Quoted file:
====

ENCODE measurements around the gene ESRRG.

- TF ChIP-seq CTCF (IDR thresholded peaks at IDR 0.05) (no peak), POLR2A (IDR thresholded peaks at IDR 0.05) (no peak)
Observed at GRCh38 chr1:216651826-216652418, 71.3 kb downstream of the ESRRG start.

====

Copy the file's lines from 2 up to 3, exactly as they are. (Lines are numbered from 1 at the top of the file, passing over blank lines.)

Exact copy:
- TF ChIP-seq CTCF (IDR thresholded peaks at IDR 0.05) (no peak), POLR2A (IDR thresholded peaks at IDR 0.05) (no peak)
Observed at GRCh38 chr1:216651826-216652418, 71.3 kb downstream of the ESRRG start.